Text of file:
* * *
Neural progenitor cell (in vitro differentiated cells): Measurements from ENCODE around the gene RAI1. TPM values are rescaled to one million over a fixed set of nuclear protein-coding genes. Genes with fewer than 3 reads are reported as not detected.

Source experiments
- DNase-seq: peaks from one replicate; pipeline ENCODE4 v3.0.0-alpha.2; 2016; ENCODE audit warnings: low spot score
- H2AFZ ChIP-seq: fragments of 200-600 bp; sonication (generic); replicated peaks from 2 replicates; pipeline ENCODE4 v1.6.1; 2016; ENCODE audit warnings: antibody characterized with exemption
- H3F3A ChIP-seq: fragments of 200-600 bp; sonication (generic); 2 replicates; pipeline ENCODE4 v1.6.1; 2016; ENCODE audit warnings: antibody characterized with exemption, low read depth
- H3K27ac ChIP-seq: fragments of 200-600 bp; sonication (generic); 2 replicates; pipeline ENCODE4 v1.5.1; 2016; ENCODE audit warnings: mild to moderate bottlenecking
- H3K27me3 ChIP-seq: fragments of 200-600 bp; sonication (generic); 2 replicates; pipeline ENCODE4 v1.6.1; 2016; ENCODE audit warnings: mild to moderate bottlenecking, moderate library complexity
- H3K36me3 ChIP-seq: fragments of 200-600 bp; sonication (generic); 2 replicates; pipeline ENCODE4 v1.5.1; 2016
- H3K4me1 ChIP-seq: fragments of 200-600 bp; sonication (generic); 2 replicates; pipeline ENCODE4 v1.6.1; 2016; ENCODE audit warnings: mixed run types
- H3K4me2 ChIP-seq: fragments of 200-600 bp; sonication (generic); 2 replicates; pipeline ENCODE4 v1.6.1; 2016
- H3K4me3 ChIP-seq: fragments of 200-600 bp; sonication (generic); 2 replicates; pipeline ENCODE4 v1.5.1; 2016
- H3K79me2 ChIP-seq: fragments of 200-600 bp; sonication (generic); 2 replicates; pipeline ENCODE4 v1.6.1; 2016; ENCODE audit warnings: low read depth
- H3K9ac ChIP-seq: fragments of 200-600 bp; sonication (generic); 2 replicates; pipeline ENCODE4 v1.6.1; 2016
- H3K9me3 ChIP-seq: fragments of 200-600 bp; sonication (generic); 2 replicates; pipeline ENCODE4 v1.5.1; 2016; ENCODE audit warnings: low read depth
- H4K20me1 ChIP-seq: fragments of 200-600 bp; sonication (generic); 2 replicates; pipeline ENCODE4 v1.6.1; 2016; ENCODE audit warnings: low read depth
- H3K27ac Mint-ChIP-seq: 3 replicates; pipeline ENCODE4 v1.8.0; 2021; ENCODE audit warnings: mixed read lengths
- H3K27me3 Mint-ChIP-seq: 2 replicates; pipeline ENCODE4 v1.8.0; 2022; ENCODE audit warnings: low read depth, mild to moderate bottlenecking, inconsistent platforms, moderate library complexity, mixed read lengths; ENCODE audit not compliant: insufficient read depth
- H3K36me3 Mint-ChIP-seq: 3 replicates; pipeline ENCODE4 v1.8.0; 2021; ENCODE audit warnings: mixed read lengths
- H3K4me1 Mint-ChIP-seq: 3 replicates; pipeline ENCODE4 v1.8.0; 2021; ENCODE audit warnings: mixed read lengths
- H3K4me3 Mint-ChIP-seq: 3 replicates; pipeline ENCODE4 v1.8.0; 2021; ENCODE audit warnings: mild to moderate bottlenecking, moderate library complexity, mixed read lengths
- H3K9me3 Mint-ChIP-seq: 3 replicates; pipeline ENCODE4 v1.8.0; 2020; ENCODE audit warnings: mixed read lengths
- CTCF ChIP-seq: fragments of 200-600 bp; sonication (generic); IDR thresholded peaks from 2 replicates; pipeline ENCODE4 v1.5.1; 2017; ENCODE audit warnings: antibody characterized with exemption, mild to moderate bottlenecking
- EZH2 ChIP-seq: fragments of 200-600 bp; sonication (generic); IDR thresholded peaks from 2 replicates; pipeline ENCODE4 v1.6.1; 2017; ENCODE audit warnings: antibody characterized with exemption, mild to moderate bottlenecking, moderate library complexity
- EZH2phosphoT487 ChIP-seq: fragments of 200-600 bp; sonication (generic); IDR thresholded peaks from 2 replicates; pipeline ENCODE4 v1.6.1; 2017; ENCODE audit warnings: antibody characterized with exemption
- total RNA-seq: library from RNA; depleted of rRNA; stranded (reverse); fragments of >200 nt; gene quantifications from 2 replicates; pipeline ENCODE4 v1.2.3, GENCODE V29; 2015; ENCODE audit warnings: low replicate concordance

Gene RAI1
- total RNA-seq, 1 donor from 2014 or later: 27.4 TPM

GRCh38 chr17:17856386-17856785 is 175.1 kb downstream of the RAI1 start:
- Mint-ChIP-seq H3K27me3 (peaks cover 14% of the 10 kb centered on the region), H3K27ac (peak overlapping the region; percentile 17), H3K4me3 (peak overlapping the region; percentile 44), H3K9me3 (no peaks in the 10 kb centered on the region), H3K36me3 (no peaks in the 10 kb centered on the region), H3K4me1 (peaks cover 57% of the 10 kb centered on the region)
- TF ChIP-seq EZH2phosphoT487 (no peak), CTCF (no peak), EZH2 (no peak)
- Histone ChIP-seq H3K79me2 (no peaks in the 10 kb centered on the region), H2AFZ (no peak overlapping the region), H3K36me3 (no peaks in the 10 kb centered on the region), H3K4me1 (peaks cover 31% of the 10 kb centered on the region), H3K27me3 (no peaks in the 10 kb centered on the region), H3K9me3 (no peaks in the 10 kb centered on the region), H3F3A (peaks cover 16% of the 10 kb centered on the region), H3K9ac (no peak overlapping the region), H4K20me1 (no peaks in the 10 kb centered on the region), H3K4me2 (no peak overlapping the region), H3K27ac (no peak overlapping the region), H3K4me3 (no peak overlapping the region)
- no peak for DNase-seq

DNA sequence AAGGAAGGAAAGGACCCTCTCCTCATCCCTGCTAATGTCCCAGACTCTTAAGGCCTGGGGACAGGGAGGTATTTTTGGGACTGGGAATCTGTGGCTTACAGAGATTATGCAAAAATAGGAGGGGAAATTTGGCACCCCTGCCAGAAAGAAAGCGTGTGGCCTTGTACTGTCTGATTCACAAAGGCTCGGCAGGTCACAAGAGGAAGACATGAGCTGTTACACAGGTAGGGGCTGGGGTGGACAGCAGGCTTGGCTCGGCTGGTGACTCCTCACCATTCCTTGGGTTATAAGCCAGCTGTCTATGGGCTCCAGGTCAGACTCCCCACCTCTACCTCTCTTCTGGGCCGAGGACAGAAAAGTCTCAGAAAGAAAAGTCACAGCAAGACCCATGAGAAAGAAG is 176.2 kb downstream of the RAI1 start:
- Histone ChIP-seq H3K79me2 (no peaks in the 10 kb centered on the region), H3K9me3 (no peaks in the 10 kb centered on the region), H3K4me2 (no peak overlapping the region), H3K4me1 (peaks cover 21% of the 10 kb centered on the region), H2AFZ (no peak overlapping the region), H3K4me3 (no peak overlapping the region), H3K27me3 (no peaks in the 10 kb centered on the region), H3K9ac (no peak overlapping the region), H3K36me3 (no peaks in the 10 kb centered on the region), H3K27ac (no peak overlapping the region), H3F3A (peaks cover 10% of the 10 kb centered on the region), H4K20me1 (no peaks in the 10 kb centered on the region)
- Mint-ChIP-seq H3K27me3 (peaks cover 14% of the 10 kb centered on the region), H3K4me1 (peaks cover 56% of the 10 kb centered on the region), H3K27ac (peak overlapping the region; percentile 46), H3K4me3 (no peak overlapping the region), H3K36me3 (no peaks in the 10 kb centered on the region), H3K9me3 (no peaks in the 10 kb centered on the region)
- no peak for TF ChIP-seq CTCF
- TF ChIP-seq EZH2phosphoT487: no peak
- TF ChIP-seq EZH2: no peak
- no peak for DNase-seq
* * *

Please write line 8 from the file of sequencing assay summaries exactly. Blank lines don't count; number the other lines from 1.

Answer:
- H3K36me3 ChIP-seq: fragments of 200-600 bp; sonication (generic); 2 replicates; pipeline ENCODE4 v1.5.1; 2016